QHA logo
QHA Logo

Crimean Tatar TV Forced to Close

The only Crimean Tatar television station ATR went off the air right after midnight on April 1, 2015. Its anticipated shut down was discussed widely in the Western media, and European Union and US State Department issued statements opposing the move. Russian officials rejected ATR's application for a new licence for four times, saying that the document contained procedural errors. Amnesty International called the official decision to close ATR "blatant attack on freedom of expression, dressed-up as an administrative procedure." Along with the ATR, children's TV Lale and radio station Maydan also had to stop operations. ATR General Director Lilya Budzhurova was adamant: "Those who decided to close TV ATR probably decided not just to hit out at a television channel, but at the entire people [Crimean Tatars]....Their attempt can hardly succeed; we have been through worse than this."
See: "Crimean Tatar TV silenced, searches and arrests continue" by Halya Coynash and Mubeyyin Altan's Appeal "Don't Let Them Kill ATR," sent to Crimean Tatar diaspora. Photo credit: Cengiz Soysal. (Posted: April 2015)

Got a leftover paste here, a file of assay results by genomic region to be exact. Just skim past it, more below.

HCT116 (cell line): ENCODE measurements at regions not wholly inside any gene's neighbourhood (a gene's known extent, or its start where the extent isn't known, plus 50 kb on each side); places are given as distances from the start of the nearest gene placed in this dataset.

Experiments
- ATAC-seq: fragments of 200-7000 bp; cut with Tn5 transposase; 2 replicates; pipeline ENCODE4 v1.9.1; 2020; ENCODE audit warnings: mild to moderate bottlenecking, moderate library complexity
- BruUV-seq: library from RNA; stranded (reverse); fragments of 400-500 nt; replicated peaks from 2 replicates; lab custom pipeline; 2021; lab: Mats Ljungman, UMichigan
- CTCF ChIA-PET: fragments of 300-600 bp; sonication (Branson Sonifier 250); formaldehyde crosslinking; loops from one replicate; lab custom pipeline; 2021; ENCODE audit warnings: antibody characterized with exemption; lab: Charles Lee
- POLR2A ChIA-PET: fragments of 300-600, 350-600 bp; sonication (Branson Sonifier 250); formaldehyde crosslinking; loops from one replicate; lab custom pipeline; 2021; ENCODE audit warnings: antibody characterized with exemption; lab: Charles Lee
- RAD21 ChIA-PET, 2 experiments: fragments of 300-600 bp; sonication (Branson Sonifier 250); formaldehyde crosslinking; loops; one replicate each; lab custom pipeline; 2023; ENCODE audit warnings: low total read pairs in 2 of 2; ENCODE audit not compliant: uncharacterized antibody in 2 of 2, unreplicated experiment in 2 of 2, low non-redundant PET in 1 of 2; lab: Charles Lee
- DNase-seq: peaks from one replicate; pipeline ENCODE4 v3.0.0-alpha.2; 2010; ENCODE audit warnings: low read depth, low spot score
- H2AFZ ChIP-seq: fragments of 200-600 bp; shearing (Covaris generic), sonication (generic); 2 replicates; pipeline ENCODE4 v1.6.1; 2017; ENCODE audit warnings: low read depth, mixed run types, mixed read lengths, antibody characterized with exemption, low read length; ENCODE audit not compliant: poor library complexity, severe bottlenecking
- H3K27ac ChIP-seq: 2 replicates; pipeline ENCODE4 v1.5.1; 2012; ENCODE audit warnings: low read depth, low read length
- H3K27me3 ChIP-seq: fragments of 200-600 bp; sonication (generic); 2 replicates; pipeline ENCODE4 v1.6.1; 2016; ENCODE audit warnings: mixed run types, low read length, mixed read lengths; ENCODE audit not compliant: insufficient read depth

Nowruz celebration in DC
Demonstration in front of Russian Consulate in New York

Screening of "Son of Crimea"

A Screening of the documentary "Son of Crimea: Struggle of A People" is scheduled for 28 March 2015 at the George Mason University, Arlington, VA. Parts 4 and 5 of the documentary that relate to Soviet human rights activist Petro Grigorenko will be shown along with another documentary in the making. Titled "Maidan, Petro Grigorenko and Crimean Tatar Dissidents," the program is organized by the Arlington Sister City Association, in cooperation with the International Committee for Crimea, Inc. and the Embassy of Ukraine. For more information, see the Flyer. (Posted: March 2015)

"Who Talks about the Crimean Tatars Nowadays?"